Hunger in foodtopia?

Why not take all of me? Don’t just eat some — eat it all! These broilers are from East Fork Farms. Photo courtesy of ASAP

Most of us are pinching pennies these days because ever-rising fuel prices are pinching our wallets, both at the pump and the produce stand. The U.S. Department of Agriculture just released an economic report predicting that food prices will rise this year an additional 4 to 6 percent more from their already high price tag, with meat and dairy prices leading the way. And while it's said that the recession is easing, we're still in the shadows of it. Most of us are learning — or hoping to learn — how to do more with less.

Grim picture? It depends on how you paint it. While Asheville's vibrant food scene is often loudly touted, there's much more to the story.

Sure, we have amazing restaurants, thousands of acres of farmland and a fierce local-foods movement. But a study released earlier this month by the Washington, D.C.-based Food Research and Action Center revealed some discrepancy between the warm and fuzzy idea of Asheville as "foodtopia" and the less glamorous bread-line reality. The study found that the Asheville metropolitan statistical area is the seventh worst in the country in terms of people's basic ability to put food on the table. 

In last week's issue of Xpress, reporter David Forbes introduced the issue in "A growing hunger: National Study Spotlights Asheville Area's Food Crisis," which can be found by visiting mountainx.com/news. According to the article, Tyson Foods, in response to the FRAC report, partnered with Ingles to donate 29,000 pounds of boneless chicken breast to MANNA FoodBank, an Asheville-based food pantry.

While Tyson's donation obviously should be applauded, it's worth considering — what if someone had been able to provide a food education with those chicken breasts? Do people trying to stretch a budget also know how to stretch proteins? If Tyson had donated whole chickens — which are cheaper per pound — instead of boneless breast meat, would the recipients even know what to do with them?

But Tyson can't help that the majority of Americans are bewildered when it comes to preparing food, whether they’re on a tight budget or not. That's a symptom of the lack of food education. Kitchen skills aren't taught like math in schools (because feeding yourself is way less important than understanding trigonometry, of course). At least when I was growing up, someone might have waved a cookbook in front of my nose and called it "home economics," but that was it.

The basis of real, modern home economics is this: whole ingredients. Although cooking with whole foods may require more elbow grease, it’s a bit easier on the wallet. With a little DIY know-how you can make something downright delicious. Face it — even on a budget, most of us still want to make kick-ass food in the kitchen.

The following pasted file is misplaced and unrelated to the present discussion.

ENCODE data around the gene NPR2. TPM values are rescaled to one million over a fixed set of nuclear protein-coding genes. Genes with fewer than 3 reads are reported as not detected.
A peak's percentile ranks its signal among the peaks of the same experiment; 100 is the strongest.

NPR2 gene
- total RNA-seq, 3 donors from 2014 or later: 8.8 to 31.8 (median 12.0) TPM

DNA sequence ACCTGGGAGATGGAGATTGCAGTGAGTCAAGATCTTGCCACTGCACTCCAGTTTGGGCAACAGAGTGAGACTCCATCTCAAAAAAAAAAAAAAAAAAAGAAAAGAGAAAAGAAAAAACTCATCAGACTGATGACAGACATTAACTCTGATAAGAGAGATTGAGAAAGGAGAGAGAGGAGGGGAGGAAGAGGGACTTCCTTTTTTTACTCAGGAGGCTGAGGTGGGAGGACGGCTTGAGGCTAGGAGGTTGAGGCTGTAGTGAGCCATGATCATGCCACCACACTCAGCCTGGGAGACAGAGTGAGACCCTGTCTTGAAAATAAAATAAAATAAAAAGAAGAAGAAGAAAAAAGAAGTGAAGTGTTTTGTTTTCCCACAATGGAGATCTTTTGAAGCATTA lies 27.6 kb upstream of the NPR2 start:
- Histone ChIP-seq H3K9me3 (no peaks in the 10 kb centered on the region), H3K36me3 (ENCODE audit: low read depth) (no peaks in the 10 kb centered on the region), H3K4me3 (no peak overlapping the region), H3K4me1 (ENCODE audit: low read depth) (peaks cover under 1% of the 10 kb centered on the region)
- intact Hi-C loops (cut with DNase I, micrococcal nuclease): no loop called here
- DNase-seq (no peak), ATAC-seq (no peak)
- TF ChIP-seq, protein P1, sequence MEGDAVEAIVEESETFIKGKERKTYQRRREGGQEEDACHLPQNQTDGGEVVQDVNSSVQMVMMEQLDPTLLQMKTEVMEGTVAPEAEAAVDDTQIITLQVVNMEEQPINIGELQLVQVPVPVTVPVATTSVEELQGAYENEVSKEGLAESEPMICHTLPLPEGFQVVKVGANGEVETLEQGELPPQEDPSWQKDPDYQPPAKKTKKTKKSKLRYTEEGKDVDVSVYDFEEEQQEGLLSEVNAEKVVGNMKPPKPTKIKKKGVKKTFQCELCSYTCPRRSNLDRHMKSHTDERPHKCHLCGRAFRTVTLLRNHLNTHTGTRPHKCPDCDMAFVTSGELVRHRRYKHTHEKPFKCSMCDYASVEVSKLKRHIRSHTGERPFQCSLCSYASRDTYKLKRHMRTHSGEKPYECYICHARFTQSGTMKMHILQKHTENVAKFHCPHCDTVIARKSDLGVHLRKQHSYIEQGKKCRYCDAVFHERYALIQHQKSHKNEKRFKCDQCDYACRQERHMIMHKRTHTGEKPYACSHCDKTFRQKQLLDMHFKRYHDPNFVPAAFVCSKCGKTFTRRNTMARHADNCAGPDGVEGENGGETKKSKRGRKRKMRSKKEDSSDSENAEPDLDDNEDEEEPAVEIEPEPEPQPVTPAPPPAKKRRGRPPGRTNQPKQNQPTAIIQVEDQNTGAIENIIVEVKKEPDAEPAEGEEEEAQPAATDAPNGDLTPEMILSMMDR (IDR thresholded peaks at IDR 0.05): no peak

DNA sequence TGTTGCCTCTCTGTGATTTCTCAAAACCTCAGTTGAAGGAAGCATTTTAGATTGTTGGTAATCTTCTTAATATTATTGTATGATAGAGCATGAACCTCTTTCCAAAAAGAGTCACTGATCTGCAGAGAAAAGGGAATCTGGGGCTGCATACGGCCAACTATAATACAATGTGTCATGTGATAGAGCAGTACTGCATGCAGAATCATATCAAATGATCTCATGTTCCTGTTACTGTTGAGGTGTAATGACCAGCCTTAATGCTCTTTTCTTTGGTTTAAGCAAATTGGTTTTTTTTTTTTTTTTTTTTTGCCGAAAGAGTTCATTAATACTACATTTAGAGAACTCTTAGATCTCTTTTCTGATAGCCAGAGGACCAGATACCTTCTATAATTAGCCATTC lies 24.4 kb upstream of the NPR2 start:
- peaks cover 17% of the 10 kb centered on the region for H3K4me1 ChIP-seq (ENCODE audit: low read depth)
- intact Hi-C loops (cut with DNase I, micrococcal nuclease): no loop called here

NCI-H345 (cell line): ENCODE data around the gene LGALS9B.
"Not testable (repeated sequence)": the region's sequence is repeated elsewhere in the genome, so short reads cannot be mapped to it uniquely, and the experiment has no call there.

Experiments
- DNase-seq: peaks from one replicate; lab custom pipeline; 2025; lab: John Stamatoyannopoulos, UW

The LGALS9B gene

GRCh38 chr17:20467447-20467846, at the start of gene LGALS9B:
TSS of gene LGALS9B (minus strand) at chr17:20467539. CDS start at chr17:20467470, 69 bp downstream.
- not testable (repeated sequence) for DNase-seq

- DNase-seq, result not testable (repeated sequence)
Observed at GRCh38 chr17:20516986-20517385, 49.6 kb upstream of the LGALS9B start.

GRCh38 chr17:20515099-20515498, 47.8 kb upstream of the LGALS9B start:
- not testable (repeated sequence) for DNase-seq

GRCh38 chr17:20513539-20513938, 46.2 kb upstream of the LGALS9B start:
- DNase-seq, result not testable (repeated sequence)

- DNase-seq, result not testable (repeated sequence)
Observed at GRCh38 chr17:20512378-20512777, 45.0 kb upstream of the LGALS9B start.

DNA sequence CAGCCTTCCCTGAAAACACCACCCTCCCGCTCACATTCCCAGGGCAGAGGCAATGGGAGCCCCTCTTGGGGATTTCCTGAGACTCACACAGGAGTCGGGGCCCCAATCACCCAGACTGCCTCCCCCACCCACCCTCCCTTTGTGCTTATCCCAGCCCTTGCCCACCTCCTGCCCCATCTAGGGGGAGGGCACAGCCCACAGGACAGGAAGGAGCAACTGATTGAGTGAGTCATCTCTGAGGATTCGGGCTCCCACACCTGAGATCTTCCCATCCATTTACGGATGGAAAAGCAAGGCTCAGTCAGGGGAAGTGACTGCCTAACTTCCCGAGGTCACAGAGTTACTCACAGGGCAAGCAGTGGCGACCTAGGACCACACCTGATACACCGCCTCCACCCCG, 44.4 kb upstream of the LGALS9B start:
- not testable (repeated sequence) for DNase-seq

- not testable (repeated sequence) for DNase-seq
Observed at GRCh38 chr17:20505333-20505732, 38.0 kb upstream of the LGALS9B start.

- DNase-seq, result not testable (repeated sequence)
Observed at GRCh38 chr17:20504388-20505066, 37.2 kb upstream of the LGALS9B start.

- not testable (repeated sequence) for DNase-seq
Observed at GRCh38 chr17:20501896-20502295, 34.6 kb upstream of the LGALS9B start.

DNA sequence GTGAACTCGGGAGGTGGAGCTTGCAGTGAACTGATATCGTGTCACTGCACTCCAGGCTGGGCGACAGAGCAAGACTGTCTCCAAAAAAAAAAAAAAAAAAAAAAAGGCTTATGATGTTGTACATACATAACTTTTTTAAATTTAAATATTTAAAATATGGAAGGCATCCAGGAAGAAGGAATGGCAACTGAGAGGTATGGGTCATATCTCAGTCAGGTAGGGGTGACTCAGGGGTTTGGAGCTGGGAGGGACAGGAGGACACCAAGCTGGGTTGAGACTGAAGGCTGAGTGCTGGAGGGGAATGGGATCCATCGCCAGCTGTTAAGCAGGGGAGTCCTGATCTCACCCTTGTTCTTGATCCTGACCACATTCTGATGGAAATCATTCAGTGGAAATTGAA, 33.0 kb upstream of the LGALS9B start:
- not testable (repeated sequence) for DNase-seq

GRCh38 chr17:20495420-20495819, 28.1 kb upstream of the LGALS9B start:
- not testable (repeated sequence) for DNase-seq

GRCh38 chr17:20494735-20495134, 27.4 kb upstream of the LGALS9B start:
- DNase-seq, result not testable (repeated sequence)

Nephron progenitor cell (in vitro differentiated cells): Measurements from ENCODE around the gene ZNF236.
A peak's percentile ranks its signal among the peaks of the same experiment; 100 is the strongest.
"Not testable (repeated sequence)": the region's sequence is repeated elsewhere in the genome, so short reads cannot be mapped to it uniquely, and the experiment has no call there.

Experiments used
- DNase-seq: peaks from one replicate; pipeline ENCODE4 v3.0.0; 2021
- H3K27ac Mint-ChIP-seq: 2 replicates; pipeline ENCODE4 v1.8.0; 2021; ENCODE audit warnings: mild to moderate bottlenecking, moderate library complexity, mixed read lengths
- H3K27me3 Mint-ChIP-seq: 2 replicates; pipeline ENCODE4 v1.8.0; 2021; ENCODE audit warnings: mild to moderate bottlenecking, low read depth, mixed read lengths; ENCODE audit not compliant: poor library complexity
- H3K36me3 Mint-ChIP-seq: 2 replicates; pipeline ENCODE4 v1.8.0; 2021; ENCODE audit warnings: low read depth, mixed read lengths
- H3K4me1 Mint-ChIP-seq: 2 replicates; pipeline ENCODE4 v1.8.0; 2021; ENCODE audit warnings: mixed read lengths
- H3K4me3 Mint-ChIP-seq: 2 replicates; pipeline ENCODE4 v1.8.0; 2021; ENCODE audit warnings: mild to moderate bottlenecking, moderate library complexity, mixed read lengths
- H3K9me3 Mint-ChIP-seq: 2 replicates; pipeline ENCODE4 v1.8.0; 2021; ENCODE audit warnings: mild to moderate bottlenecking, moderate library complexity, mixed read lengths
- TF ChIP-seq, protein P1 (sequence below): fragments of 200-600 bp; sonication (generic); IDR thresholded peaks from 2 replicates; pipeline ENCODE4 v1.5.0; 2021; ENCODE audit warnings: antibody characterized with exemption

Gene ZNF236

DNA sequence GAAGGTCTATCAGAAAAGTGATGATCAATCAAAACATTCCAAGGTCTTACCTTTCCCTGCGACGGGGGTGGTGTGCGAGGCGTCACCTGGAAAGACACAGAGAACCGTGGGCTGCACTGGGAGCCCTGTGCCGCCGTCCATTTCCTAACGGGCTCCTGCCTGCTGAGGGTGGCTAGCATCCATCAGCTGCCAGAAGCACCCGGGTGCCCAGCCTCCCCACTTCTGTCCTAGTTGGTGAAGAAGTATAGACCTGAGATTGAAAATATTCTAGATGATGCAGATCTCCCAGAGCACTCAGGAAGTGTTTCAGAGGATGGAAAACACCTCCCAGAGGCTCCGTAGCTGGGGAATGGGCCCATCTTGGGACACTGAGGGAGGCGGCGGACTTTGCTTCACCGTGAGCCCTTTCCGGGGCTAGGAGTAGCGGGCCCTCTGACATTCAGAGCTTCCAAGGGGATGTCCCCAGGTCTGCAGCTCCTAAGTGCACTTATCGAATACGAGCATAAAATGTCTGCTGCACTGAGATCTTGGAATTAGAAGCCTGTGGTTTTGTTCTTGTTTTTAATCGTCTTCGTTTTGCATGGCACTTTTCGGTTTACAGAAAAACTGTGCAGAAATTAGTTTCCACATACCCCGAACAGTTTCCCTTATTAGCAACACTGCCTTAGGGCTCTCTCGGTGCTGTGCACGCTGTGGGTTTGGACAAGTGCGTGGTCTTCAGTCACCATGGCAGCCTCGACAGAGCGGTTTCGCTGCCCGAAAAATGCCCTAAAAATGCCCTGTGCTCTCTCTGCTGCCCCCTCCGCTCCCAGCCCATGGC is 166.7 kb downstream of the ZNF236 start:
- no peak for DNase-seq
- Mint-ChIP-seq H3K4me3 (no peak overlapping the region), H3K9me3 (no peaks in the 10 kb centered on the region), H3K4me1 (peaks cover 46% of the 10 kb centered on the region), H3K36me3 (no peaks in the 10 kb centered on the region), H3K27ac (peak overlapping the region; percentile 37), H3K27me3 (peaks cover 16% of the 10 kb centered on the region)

Interested in learning how? Strap on your big girl (or boy) apron and let us teach you how to add value to food instead of wasting all your hard-earned dough on food with the value already added. We’re going to teach you one of the most basic and rewarding of kitchen tasks — how to properly roast a whole chicken. Anyone who lives on a budget (read: most of us) should know how to do it.

If properly prepared and picked over, a whole yardbird can yield several meals. The classic parts and pieces that you find in the bucket at KFC are there, of course. But after that's gone, there's usually plenty left over to make a few days’ worth of chicken salad, if stretched with chopped celery and the like. Also, while the picked over chicken carcass (called a "frame" in the restaurant business because it sounds less, well, dead) is often discarded, it's perfect for making broth — about a gallon of it — a resource that can be frozen for later use. Call it DIY chicken soup, if that makes it sound more attractive.

Welcome to Xpress penny-pinching school. While we intend to show you how to roast a whole bird, we don't plan to stop there. Visit mountainx.com/dining throughout the week to find suggestions for what to do with your chicken, once cooked. Also, don't forget to save the bones, because we'll tell you how to make stock out of them, too.

Knowing how to roast a bird won't necessarily serve to eradicate hunger, but keeping the ability to do so as a tool in your toolbox is a pretty important life skill. It also helps with tight budget weeks, and will impress the girls. Promise.

— Listen to reporter David Forbes and Mackensy Lunsford discuss the recent FRAC study, and how it conflicts with the promoted image of Asheville as a food mecca, on a podcast at mountainx.com/dining. Send your food news and story ideas to food@mountainx.com.

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